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 / Summer 2006 / Issue 43(originally published by Booz & Company)


Growth Champions

How to drive the only marketing metric that matters.

Illustration by Seymour Chwast
What distinguishes a truly great marketer? In earlier times, leaders at consumer product and service companies might have answered by citing brand management, creativity, or promotional expertise. But today, they’d say it is the ability to grow a business, particularly in mature or established industries, or across an expanding base of potential customers. In an era of unlimited opportunities but constrained resources, the only marketing metric that matters is growth. Driving growth means stretching the traditional boundaries of the marketing function to encompass activities many companies don’t even think of as marketing — yet.

In late 2005 and early 2006, Booz Allen Hamilton and the Association of National Advertisers (ANA) surveyed 2,000 executives about the structure and practice of their companies’ marketing organizations. Marketing organizations, we found, broke down into six basic categories, each with its own orientation to its role within the company, its primary constituents, and its most important capabilities within the marketing domain. (For more about the six categories, and to consider which one your team might fit into, see “The Marketing Organization's DNA.”) But only one of the six organization types correlated clearly with better performance; teams in this category are 20 percent more likely to exhibit superior revenue growth and profitability for their industry than marketing departments in the other five categories.

We call these marketers Growth Champions. Although only 9 percent of the companies we surveyed have marketing departments that fall into this category, their traits and experiences suggest methods by which all marketers can increase their ability to generate superior results, no matter which type of organization they have today.

Unlike the other five categories, Growth Champions see themselves as “owners” of their company’s key growth-support functions, whether or not these fit into conventional definitions of marketing practice. The chief marketing officer (CMO or equivalent head) of a Growth Champion marketing department leads such general management activities as product innovation and new business development; he or she also approves large investment decisions to enter new markets or launch new products. In addition to their broader scope of responsibility, Growth Champions share several other significant characteristics:

  • They can identify their contributions to revenue growth, and they gain added authority from their ability to define return on investment (ROI).
  • Their members have a broader range of capabilities than their counterparts in other companies.
  • They use standardized tools and processes for efficiency.
  • They are proactive, not reactive, in providing both guidance and services that they believe add value to the senior leadership team.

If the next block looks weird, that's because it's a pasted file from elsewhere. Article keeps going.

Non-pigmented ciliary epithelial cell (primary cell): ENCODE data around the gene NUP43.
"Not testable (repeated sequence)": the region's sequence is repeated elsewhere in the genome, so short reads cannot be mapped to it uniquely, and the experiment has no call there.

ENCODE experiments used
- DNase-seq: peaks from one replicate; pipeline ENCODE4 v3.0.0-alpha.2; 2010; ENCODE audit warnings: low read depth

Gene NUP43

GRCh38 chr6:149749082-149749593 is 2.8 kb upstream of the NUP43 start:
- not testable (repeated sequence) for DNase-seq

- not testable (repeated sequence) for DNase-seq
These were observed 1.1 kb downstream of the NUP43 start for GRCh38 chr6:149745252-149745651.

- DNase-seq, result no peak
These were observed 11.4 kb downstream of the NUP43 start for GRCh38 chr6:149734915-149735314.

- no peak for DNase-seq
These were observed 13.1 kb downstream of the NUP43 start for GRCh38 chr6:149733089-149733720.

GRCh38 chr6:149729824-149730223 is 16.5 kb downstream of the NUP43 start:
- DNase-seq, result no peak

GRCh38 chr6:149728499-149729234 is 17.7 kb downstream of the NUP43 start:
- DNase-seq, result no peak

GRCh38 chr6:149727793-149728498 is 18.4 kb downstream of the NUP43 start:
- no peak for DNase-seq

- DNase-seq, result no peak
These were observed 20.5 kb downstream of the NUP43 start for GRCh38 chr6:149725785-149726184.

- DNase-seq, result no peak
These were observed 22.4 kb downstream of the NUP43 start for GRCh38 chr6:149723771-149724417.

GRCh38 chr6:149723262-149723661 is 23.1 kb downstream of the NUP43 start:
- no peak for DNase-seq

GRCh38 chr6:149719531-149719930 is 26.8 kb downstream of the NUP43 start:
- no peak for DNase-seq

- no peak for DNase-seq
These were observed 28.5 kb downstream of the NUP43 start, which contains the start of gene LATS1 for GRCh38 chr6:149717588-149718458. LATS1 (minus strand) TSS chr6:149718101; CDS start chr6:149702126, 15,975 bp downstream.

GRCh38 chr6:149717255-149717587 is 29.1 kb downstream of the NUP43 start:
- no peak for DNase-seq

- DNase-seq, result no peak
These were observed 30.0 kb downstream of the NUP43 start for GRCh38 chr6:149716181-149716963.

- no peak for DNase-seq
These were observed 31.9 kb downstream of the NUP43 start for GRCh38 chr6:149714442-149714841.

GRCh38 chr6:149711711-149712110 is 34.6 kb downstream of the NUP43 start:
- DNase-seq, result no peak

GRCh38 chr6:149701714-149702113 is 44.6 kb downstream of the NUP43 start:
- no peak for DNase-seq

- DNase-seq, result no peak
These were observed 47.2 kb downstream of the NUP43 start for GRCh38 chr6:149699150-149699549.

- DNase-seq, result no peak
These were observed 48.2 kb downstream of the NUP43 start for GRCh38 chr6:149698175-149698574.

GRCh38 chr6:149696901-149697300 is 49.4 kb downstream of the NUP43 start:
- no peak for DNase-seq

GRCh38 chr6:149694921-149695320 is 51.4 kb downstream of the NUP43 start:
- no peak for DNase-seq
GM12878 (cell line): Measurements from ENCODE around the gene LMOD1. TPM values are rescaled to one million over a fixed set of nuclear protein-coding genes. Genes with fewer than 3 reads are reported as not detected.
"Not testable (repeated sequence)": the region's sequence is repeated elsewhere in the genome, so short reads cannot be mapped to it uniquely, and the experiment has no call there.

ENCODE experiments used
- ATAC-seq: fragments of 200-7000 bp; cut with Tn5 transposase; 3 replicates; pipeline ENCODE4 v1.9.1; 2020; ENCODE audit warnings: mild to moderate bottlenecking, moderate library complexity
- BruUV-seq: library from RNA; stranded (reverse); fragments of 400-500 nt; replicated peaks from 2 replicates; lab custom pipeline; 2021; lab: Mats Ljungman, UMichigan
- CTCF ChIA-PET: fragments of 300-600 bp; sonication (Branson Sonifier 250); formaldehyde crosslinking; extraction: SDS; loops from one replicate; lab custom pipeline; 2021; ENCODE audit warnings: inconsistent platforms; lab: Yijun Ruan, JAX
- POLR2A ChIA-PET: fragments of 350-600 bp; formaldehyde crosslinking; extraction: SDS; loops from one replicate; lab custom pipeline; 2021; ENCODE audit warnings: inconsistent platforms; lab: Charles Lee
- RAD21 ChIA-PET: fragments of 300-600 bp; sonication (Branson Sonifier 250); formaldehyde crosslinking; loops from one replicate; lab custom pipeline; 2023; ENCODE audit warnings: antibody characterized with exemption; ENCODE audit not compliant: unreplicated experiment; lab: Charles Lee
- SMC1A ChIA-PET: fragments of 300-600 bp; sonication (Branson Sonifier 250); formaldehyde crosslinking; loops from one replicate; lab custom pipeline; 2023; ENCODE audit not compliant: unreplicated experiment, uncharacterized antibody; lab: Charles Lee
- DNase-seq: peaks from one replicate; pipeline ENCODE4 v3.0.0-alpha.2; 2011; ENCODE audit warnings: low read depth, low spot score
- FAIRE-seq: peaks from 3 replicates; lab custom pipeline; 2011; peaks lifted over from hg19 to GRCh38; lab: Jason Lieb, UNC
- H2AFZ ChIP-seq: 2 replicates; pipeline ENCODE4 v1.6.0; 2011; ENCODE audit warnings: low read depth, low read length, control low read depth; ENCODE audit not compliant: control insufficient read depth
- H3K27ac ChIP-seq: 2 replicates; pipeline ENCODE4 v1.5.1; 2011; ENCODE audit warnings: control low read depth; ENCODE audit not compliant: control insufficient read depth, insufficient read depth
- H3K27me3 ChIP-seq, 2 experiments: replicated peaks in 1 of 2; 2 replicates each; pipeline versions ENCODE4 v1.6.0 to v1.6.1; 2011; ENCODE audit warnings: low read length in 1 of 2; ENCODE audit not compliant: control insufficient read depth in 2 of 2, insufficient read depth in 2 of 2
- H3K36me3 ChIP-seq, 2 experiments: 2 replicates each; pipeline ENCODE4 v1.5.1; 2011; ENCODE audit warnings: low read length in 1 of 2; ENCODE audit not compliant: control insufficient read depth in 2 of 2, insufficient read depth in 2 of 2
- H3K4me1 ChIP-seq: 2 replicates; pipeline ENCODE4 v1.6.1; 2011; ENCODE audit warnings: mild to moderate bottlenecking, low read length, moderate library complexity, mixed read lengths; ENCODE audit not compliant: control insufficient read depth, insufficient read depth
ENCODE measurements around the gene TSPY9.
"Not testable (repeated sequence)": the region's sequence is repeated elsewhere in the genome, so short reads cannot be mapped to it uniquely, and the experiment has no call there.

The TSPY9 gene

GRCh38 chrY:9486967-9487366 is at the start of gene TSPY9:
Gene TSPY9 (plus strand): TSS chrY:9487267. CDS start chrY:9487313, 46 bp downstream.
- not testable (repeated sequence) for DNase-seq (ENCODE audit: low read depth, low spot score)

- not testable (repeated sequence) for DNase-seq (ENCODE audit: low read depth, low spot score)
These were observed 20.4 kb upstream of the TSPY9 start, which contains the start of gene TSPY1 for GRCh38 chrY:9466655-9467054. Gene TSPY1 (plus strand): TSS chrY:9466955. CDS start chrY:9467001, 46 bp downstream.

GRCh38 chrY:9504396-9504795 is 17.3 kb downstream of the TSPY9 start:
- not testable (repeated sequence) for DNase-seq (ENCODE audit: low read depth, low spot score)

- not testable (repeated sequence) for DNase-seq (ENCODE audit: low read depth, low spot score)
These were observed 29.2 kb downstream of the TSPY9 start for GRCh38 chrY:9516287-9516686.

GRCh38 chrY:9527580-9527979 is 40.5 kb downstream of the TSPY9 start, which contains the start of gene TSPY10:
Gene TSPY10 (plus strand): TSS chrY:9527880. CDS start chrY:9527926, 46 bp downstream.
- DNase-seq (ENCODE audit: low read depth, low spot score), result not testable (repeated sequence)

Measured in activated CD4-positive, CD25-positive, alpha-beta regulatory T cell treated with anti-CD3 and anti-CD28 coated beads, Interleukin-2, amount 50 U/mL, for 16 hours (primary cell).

• They are perceived by other executives, especially C-suite officers, as contributors to and leaders of the growth agenda.

Though Growth Champions constitute a relatively small portion of the marketing universe, there are indications that more companies are advancing in this direction. Last year, for example, Coca-Cola Company announced it was eliminating the position of chief marketing officer and rolling marketing, innovation, and strategic growth leadership into a single corporate function. Coke followed Pepsi, Intel, IBM, Samsung, and other pioneers in explicitly linking the marketing function and the imperative for growth.

Leading the Business
The six types of marketing organizations fall into three broader pairs, related to the primary role the marketing department plays in the life and activities of the firm. The most traditional marketing teams, Service Providers and Brand Builders, specialize in delivering conventional marketing services to teams or the whole company, respectively. Best Practices Advisors and Senior Counselors play a more consultative role, adding advisory services to the mix of tactical support. Those in the final pair, Marketing Masters and Growth Champions, take active leadership roles in their companies. The Growth Champion CMO and the Marketing Master CMO are both members of the firm’s leadership team, for example.

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  1. DataMonitor, “International Business Machines Corporation Company Profile,” updated July 2005: Source (along with interviews) of information about IBM. Click here.
  2. Paul Hyde, Edward Landry, and Andrew Tipping, “Making the Perfect Marketer,” s+b, Winter 2004: The earlier Booz Allen/ANA study reveals the love–hate relationship between marketing and strategy. Click here.
  3. Gail McGovern and John A. Quelch, “The Fall and Rise of the CMO,” s+b, Winter 2004: Harvard professors describe the innovative position of the “super-CMO,” a harbinger of Growth Champion marketers. Click here.
  4. Gary L. Neilson and Bruce A. Pasternack, “The Cat That Came Back,” s+b, Fall 2005: Basic overview of the organizational DNA concept, describing the successful strategic change made at Caterpillar — with many implications about the relationship of marketing and strategy. Click here.
  5. Gary L. Neilson and Bruce A. Pasternack, Results: Keep What’s Good, Fix What’s Wrong, and Unlock Great Performance (Crown Business, 2005): A comprehensive guide to organizational DNA.
  6. Marketing Profiler Web site: Anyone can take the survey and learn more about their own company’s marketing capability and predisposition. Click here.
  7. For more articles on marketing, sign up for s+b’s RSS feed. Click here.
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